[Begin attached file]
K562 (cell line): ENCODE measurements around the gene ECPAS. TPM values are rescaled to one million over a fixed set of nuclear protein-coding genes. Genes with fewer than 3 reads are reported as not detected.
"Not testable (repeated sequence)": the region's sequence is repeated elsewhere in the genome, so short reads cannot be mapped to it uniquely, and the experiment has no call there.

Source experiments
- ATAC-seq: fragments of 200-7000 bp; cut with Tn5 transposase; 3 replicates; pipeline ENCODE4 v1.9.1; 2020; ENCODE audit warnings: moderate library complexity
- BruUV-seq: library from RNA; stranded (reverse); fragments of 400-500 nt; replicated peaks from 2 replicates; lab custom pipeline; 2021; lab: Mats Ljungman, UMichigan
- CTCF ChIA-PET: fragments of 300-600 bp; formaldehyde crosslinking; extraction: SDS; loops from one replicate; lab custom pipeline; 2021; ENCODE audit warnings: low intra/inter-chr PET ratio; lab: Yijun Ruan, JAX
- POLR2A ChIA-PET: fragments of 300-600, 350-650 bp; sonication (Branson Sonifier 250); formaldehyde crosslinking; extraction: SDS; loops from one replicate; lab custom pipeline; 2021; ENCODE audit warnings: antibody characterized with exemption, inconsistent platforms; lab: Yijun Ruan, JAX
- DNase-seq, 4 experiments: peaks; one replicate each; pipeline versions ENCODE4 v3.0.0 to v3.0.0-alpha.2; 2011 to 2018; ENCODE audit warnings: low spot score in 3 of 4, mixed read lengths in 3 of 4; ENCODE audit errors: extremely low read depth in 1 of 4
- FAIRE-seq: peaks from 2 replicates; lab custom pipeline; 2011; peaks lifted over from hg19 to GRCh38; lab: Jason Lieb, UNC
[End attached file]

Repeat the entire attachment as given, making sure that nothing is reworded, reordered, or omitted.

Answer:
K562 (cell line): ENCODE measurements around the gene ECPAS. TPM values are rescaled to one million over a fixed set of nuclear protein-coding genes. Genes with fewer than 3 reads are reported as not detected.
"Not testable (repeated sequence)": the region's sequence is repeated elsewhere in the genome, so short reads cannot be mapped to it uniquely, and the experiment has no call there.

Source experiments
- ATAC-seq: fragments of 200-7000 bp; cut with Tn5 transposase; 3 replicates; pipeline ENCODE4 v1.9.1; 2020; ENCODE audit warnings: moderate library complexity
- BruUV-seq: library from RNA; stranded (reverse); fragments of 400-500 nt; replicated peaks from 2 replicates; lab custom pipeline; 2021; lab: Mats Ljungman, UMichigan
- CTCF ChIA-PET: fragments of 300-600 bp; formaldehyde crosslinking; extraction: SDS; loops from one replicate; lab custom pipeline; 2021; ENCODE audit warnings: low intra/inter-chr PET ratio; lab: Yijun Ruan, JAX
- POLR2A ChIA-PET: fragments of 300-600, 350-650 bp; sonication (Branson Sonifier 250); formaldehyde crosslinking; extraction: SDS; loops from one replicate; lab custom pipeline; 2021; ENCODE audit warnings: antibody characterized with exemption, inconsistent platforms; lab: Yijun Ruan, JAX
- DNase-seq, 4 experiments: peaks; one replicate each; pipeline versions ENCODE4 v3.0.0 to v3.0.0-alpha.2; 2011 to 2018; ENCODE audit warnings: low spot score in 3 of 4, mixed read lengths in 3 of 4; ENCODE audit errors: extremely low read depth in 1 of 4
- FAIRE-seq: peaks from 2 replicates; lab custom pipeline; 2011; peaks lifted over from hg19 to GRCh38; lab: Jason Lieb, UNC